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Past Course Descriptions

Course Listings - Fall 2008

Psychology Department
Fall 2008
Course Descriptions

PSYC 100: Understanding Psychology
4 semester hours
Crane, Lauren, Staff

Prerequisites: None
An introductory-level survey course in psychology with a focus on how psychology can be applied to other fields of study and life in general; intended for students who do not plan to major or minor in psychology. Covers topics in biological foundations of behavior, learning and memory, developmental psychology, motivation and emotion, abnormal psychology and psychotherapy, personality, and social psychology. This course is not to be taken in conjunction with or in addition to Psychology courses 110-160.

PSYC 107 Statistics
4 semester hours
Brown, Cliff

Prerequisites: Toregister for Psychology 107, a student must have a 23 or higher Mathematics Placement Level.Contact the Math Workshop for details regarding this prerequisite. A student may not receive credit for more than one statistics course.
This is a course in applied statistics. Its emphasis is on the mechanics of summarizing and analyzing data, with examples from the behavioral sciences. The purpose of the course is to prepare students for other courses in Psychology and related disciplines and to help them conduct and interpret statistical analyses.

PSYC 120: Proseminar II: Learning
2 semester hours
Anes, Michael

Prerequisites: None
This course is an introduction to the scientific bases, methods, theories, and findings in the study of learning and memory in humans and animals. Includes operant conditioning laboratoryexercises. Grade is based on two exams, lab performance, and a written lab log. In addition, students are required either to participate in a limited number of research studies or to write a research paper. There are also two short papers; one is on a laboratory exercise and the other is a movie analysis.

PSYC 130: Proseminar III: Developmental
2 semester hours
Zembar, Mary Jo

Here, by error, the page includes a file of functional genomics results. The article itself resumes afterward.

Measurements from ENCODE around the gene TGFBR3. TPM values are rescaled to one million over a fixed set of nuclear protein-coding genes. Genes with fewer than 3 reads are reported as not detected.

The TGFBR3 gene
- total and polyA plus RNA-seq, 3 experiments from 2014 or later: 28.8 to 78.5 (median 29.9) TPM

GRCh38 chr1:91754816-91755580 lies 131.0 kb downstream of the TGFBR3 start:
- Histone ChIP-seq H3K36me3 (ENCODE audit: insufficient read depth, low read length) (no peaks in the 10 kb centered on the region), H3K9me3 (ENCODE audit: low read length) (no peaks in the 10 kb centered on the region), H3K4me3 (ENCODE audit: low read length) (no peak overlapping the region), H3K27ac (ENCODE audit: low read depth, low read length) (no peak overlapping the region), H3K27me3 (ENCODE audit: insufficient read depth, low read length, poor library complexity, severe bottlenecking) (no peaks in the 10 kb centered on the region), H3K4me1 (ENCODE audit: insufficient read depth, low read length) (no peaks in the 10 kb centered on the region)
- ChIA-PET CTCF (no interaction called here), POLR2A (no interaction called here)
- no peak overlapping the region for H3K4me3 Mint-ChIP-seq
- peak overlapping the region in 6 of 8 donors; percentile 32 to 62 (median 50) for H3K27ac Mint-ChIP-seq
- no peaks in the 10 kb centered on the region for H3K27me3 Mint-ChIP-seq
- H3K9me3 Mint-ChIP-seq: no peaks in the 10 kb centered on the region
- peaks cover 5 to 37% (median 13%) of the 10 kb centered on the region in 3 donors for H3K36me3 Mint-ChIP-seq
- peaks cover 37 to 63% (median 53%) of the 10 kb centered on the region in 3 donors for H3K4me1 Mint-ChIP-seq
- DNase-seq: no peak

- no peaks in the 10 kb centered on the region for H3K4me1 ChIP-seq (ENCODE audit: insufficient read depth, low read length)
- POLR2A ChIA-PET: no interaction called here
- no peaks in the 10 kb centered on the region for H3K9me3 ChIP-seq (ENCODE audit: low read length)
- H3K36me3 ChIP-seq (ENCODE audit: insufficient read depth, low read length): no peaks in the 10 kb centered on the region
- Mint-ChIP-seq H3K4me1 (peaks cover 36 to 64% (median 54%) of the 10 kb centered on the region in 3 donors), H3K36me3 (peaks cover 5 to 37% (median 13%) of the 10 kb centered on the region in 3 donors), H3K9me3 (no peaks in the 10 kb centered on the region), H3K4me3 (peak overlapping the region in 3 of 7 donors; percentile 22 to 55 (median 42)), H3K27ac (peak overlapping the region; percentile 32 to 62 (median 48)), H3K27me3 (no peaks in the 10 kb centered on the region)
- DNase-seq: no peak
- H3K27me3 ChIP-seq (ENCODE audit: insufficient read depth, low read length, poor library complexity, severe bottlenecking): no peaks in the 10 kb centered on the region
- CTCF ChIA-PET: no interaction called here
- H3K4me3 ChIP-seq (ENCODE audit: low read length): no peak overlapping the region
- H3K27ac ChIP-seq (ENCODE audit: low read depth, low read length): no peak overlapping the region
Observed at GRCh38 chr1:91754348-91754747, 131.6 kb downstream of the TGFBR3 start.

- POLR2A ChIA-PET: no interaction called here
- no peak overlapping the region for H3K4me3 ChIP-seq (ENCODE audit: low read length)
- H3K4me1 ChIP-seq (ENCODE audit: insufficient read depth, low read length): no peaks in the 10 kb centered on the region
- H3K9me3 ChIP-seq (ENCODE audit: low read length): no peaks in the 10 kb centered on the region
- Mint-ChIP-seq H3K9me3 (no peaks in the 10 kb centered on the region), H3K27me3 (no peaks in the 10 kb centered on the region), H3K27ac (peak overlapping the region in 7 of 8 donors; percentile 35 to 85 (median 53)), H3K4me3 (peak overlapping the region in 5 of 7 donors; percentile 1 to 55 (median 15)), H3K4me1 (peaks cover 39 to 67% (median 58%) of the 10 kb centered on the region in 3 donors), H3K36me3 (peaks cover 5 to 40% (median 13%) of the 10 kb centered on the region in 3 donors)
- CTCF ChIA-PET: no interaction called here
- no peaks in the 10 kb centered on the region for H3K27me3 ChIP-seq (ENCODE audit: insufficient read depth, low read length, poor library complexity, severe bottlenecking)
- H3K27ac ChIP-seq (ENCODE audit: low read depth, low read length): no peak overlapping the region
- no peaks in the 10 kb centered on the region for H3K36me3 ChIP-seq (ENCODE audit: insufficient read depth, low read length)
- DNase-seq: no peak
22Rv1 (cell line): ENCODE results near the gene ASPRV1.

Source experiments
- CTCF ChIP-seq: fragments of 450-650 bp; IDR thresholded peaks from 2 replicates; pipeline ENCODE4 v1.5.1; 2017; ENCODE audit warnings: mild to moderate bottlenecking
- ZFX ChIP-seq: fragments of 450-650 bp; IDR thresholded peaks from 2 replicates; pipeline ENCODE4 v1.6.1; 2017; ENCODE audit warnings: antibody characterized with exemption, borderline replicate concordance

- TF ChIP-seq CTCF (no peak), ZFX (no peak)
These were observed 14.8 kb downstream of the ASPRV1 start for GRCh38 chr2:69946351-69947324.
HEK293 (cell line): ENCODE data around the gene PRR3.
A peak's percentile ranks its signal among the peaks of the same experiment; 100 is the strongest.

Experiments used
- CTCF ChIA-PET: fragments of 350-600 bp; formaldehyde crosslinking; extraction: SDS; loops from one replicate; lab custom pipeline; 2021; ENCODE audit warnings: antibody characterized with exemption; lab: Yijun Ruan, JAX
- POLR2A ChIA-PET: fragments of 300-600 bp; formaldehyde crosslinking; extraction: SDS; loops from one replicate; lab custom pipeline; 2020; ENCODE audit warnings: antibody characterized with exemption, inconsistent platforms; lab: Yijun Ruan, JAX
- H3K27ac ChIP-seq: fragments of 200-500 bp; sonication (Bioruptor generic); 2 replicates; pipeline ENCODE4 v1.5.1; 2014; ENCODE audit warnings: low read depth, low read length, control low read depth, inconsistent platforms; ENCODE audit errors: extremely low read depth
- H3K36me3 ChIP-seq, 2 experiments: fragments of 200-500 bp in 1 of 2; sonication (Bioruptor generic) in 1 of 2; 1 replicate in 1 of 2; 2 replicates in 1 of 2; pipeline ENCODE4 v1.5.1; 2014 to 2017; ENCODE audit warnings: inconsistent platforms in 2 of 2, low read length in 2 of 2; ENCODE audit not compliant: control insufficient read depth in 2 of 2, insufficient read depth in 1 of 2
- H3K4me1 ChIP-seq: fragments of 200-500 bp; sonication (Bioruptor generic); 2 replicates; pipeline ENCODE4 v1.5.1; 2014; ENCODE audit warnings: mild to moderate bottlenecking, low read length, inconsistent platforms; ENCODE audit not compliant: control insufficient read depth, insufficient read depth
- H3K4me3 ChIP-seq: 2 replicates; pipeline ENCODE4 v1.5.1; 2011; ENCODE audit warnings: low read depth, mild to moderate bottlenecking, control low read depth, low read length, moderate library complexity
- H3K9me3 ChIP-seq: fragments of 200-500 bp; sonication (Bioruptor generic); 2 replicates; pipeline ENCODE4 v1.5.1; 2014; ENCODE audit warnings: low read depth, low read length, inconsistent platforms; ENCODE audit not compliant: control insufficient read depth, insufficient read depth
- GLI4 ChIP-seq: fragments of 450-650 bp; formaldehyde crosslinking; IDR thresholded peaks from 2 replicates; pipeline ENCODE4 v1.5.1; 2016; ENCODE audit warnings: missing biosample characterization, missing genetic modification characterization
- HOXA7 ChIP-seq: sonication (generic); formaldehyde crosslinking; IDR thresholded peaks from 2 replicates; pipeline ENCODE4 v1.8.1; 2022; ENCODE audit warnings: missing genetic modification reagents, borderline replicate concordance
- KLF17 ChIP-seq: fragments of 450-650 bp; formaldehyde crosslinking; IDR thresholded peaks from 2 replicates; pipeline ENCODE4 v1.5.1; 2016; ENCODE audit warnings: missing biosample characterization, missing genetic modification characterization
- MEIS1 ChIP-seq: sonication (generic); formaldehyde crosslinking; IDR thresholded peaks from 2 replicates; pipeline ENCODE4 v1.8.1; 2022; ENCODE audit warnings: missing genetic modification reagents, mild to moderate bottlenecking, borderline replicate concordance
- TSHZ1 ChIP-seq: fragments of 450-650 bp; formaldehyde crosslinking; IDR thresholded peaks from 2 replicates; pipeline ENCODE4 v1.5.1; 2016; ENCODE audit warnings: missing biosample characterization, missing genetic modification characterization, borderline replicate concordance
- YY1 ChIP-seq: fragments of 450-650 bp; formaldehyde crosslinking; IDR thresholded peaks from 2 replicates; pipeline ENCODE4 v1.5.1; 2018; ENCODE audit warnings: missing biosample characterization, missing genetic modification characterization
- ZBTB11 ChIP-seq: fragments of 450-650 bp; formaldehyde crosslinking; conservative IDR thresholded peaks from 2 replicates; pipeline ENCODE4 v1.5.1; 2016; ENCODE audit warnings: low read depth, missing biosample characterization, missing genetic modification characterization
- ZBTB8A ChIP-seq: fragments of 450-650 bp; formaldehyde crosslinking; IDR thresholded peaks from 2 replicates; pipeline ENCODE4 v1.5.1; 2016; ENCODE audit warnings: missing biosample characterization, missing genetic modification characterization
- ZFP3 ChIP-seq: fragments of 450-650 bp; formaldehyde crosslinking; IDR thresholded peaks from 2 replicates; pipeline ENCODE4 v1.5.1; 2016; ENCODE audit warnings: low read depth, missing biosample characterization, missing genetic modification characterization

Prerequisites: None
This course examines development across the life span. The first half of the course focuses on prenatal development and the changes in physical, motor, cognitive and social skills that take place in the early years of life. The second half of the course focuses on developmental issues unique to adolescents (puberty, at-risk behavior) adults(marriage, career development) and the aged (retirement, Alzheimer's disease). Students are required to participate in a limited number of research studies and to gain practical experience with children and adults by completing an observational and interview project.

PSYC 207: Experimental Design
5 semester hours
Anes, Michael

Prerequisite: Psychology 107 or another statistics course.
This laboratory course offers a systematic introduction to relevant aspects of the scientific enterprise, namely the design and analysis of experiments. The focus of the course is on the design of experiments in an analyzable manner, and on their subsequent statistical analysis. In the laboratory, participants will perform statistical analysis by calculator and computer. Course performance evaluation is based on lab projects, tests, and class participation. Considerable discussion is devoted to the nature and limitation of scientific models and scientific knowledge. Text: Elmes, Kantowitz, & Roediger, Research Methods in Psychology. 8th edition, St. Paul, MN: West Pub. Co.

PSYC 231: Child Development
4 semester hours
Zembar, Mary Jo

Prerequisite: Psychology 130 or Education 111.
The developmental study of children from prenatal development to preadolescence, with emphasis on motor, cognitive, language, social and personality development. Monthly observations of infants and children help students apply theoretical developmental models and research findings. Service-learning 100 is an available option. Final grade is based on essay exams, observation projects, and service-learning participation.

PSYC 242: Industrial Organizational Psychology
4 semester hours
Brookings, Jeffrey

Industrial/Organizational (IO) Psychology involves the application of psychological theory and research to understanding and improving job performance. Work behavior may be studied from multiple perspectives (e.g., organizational, cultural, societal); because this is a psychology course, we will look at job behavior primarily from the perspectives of the individual worker and the employer. That is, we will emphasize what individual workers do on the job, how well they do it, how we select and train people to do their jobs, and how we compensate them fairly for their work. In addition, we will consider the effects of context-organizational variables, the physical environment, and employment law-on worker performance. Finally, because we are concerned with employees' well-being, as well as their performance, we will explore current issues (e.g., drug testing, sexual harassment, organizational innovations, workplace violence) that affect the quality of work life. Three exams, a final exam, and a term project.